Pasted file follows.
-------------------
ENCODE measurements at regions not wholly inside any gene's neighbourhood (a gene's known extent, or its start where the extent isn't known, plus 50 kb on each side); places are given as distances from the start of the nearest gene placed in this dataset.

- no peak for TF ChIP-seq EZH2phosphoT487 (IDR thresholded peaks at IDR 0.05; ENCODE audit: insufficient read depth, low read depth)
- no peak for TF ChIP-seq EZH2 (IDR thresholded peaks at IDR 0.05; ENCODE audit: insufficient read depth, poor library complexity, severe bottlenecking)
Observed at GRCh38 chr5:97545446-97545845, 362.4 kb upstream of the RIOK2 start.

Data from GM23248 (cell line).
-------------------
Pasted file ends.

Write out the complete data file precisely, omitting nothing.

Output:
ENCODE measurements at regions not wholly inside any gene's neighbourhood (a gene's known extent, or its start where the extent isn't known, plus 50 kb on each side); places are given as distances from the start of the nearest gene placed in this dataset.

- no peak for TF ChIP-seq EZH2phosphoT487 (IDR thresholded peaks at IDR 0.05; ENCODE audit: insufficient read depth, low read depth)
- no peak for TF ChIP-seq EZH2 (IDR thresholded peaks at IDR 0.05; ENCODE audit: insufficient read depth, poor library complexity, severe bottlenecking)
Observed at GRCh38 chr5:97545446-97545845, 362.4 kb upstream of the RIOK2 start.

Data from GM23248 (cell line).